Ian describes how he had a difficult time at school, finding it hard to concentrate until he met one particular teacher, Mr Pigden, the person Ian credits with changing his life: “I don’t know why he chose me but he did. He gave me responsibility, I used to collect the registers from the teachers, then they made me milk monitor. It was really good, I just felt important. He wouldn’t let me play football if he heard I’d been naughty in class. He just gave me a sense of feeling like I had some use… He was the greatest man in the world.” Ian dedicated his 2016 autobiography to Sydney Pigden.

Mum wasn’t really fussed. Maybe because I used to leave the house in my school uniform. And then get changed and go to work!

Mr Pigden repaid the compliment telling Ian that he was more proud when Ian made his England debut than his own flight over Buckingham Palace as a pilot to mark the end of the Second World War.

6. Ian left school at 14 and became a plasterer

“How did your mum react?” asks Lauren. “She wasn’t really fussed,” replies Ian, before adding: “Maybe because I used to leave the house in my school uniform. And then get changed and go to work!”

7. Ian was in prison in 1982 for 18 days

Ian received a prison sentence for failing to pay fines and driving without a licence, among other offences. “I couldn’t take it…” he says. “I cried from the first day to the last day. It made me realise I can’t do this. When I came out it was a case of trying to find the kind of job that would pay me so I could focus on getting that trade until [my football career] started to happen.”

8. Success on the football field brought its own problems

“You start to think you’re a bit special,” says Ian.

“A little bit too big for your boots?” suggests Lauren.

“Absolutely, I went through that. If I’m totally honest [they’re] not my proudest years. I caused a lot of problems for my family… I made some terrible decisions. I found that when I went on the football pitch everything I was doing off it didn’t bother me. On the football pitch is sanctuary.”

9. So how did he turn things around?

There were times at Arsenal that Ian’s temper got the better of him. “I needed therapy. I’d got to a stage in my life where you’re not hearing the word ‘No’ because you’re doing do so well and that’s dangerous to the point you’re obnoxious. I went to see this wonderful woman and she recognised after the first few sessions [and said]: ‘You’re not telling me the truth - why have you come here? If you want to waste money go and do it somewhere else because I’ve got too many people who need help and you are wasting my time.’ She said that and then I burst into tears… and then I poured it all out and the therapy was the best thing that ever happened to me. What I realised was that a lot of it stemmed from my youth and when I was a child. One time she asked me about being hugged. She said ‘Can you remember the first hug you got from your mum? Can you remember any time your step-dad showed you affection?’ And I literally couldn’t remember anything like that.”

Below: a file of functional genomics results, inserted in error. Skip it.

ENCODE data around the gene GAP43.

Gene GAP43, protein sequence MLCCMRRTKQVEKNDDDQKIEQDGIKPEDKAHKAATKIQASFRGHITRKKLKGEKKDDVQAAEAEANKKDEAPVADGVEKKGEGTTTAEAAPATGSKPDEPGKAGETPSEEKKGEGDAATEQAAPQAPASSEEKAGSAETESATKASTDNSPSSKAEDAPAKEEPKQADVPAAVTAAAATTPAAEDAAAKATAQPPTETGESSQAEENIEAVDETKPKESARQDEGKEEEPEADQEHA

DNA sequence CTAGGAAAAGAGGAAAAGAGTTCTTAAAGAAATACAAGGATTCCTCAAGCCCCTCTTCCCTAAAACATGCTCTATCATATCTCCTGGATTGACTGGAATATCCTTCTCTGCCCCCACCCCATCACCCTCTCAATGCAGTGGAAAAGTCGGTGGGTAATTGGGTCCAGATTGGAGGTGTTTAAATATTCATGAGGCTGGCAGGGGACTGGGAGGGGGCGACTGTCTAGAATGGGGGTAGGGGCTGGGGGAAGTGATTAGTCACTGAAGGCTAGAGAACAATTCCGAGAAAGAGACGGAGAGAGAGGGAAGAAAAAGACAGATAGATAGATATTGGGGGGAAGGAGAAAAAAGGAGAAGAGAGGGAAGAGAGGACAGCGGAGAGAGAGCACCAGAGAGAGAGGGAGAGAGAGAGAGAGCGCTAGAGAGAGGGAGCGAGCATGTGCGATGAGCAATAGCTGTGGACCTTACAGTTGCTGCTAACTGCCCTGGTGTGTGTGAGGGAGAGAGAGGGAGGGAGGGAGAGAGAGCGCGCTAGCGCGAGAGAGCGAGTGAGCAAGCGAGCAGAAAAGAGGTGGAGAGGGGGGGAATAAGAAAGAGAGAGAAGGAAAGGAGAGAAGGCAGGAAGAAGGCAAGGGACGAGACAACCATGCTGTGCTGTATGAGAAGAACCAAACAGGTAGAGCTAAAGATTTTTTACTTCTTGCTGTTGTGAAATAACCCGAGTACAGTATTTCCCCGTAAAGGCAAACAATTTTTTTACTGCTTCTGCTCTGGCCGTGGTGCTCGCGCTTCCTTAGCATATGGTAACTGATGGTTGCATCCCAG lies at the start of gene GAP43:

How did the therapy help? “It made me realise that it wasn’t great when I was growing up but I turned it into something and I’m just pleased that I got to a stage… I didn’t want to be that guy that when I looked in the mirror I didn’t like myself.”

10. What are his hopes for the future?

“All I want my kids to do is be wonderful with their kids, to do the best they can, give them the best education and lots of love,” says Ian. “Now, I feel I’m in an unbelievable place, I’ve got an unbelievable woman and with everything I’ve gone through to get to marry someone like my wife Nancy I know someone is looking out for me.”